THE political memoirs of Fiona Patten will be very unlike most. Scandalous tales of drug use and brothel work and, apparently, unexpected uses for a zucchini. Except these stories, set to be released in a couple of months, don’t scandalise the politician who, by conventional thinking, should be doing her best to cover them up.
When Stellar meets Patten, 54, she’s eating lunch at a Brunswick pub, a few doors down from her electoral office in inner-city Melbourne, nibbling on chips and greens, and chatting about the stresses of an upcoming state election. Her smile, ever-present, frequently breaks into a throaty laugh.
She has just missed a call from Robbie Swan, her partner of 26 years. He wrote the memoirs on her behalf, including the details of (brief) sex worker stints in the early 1990s, her abortion, and her use of cocaine, ecstasy and marijuana (she inhales the latter, for the record, and enjoys it). For any other politician, these would be secrets: for Patten, they are life experiences that help explain how she has grown to be, as the ABC’s Jon Faine says, “Australia’s most effective legislator.”
Certainly, she is the biggest surprise of Victorian politics. With a shock upper house return for the Australian Sex Party (now called Reason), Patten has forged reforms that have eluded other politicians with bigger credentials, including voluntary assisted dying laws, safe access zones around abortion clinics and supervised injecting rooms.
Patten, with typical lightness, credits her political successes to “naïveté”: “We probably didn’t know what we couldn’t do,” she says. “And then, I suppose, we were surprised when we did it. I don’t think there are many other MPs in their first term who have been successful in the campaigns that we ran.”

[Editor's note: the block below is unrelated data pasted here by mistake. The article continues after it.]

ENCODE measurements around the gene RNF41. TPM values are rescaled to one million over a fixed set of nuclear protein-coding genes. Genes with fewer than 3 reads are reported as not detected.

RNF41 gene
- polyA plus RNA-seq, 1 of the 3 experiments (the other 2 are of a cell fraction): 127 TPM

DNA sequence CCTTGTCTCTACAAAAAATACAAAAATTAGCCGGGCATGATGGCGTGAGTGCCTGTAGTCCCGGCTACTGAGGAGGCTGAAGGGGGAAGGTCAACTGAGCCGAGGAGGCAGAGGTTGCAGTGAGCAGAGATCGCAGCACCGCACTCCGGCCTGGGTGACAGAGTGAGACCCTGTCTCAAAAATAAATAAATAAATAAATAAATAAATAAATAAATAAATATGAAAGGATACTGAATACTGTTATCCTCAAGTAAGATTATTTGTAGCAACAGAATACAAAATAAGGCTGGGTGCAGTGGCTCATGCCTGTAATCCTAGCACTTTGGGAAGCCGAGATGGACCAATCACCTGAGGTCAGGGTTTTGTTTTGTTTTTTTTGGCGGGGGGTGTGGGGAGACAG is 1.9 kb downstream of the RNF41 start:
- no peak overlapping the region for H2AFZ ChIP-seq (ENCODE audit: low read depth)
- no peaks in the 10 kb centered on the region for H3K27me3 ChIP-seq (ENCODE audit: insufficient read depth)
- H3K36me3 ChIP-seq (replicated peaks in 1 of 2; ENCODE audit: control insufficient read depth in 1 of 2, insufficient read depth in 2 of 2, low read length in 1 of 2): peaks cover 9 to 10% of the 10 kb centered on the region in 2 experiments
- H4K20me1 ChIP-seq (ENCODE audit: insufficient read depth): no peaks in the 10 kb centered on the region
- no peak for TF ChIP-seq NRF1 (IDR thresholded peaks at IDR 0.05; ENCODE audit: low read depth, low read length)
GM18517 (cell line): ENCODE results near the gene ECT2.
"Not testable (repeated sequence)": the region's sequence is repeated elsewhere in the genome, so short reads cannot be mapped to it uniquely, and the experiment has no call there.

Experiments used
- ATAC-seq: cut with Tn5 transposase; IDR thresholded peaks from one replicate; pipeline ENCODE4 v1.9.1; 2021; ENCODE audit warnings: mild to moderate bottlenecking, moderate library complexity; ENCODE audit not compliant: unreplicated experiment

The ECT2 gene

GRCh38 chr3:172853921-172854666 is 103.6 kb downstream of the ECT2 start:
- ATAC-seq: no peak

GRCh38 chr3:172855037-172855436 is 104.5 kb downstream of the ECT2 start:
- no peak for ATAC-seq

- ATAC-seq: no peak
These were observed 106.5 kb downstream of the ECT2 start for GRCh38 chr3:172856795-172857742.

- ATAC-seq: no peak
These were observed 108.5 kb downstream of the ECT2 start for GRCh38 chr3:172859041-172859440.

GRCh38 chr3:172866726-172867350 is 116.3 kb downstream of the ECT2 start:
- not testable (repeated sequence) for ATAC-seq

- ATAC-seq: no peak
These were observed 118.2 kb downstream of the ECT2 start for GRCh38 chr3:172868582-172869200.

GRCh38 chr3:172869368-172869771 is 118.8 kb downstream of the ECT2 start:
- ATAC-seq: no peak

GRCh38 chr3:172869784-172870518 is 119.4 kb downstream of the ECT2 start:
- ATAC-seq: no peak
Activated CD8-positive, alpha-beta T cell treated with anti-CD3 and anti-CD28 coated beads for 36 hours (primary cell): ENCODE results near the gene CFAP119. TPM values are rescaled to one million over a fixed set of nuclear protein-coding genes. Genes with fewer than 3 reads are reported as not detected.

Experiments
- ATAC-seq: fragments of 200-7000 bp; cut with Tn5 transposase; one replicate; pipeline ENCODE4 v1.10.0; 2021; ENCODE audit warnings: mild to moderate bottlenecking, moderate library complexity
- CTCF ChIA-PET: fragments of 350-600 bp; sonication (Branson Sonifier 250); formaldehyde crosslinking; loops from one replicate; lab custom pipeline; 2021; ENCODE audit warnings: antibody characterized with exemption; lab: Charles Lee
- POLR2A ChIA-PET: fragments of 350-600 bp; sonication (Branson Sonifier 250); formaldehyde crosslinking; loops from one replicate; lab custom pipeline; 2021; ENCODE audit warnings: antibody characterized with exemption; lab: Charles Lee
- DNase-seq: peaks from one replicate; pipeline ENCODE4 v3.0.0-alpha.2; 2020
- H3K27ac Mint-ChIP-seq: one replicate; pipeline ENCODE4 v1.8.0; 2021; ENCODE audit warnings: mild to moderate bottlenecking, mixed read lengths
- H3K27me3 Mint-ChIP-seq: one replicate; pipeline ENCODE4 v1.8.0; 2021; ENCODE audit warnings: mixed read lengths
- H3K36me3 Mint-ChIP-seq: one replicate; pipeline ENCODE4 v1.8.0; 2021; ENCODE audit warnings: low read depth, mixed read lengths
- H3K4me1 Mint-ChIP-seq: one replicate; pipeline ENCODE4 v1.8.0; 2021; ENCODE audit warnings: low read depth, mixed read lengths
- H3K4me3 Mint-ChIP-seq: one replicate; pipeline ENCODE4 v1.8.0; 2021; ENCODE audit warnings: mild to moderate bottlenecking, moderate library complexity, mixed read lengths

The “we” she speaks of is Swan. The two are devoted to one another; today, by 1pm, they have spoken seven times and average about 14 phone calls a day. Theirs is an unconventional pairing. They live in different states and have an open relationship.
“It doesn’t work for everyone, but it has worked for us,” she says. They became aware of one another in the letters pages of a Canberra newspaper. In the early 1990s, they formed sex industry lobby group Eros, and Swan managed her first electoral tilt in 1992. They fought for “the freedom for unconventional morality”. Their principles have evolved, but remain essentially the same.
Patten has made choices that would disqualify her from candidacy for a major party. She does not hide from her unorthodox journey, partly because she seeks to destigmatise issues far removed from traditional powerbrokers.
Her sex work began as an impulse — she was in a Canberra brothel one night in 1990, doing outreach work, when it was short-staffed. A client had been waiting a long time and she declared she would service him. She enjoyed the experience and continued providing sex for money for a few months. She doesn’t mind that some people judge her for it, even if she argues that being a waitress, business owner, competitive swimmer and setting up an industry association were just as formative. “Having sex for something other than love, than lust, is not uncommon,” she says. “We’ve all done it. Which is why sex work is not necessarily a hard thing. But the stigma and the secrecy? That’s the hard thing.”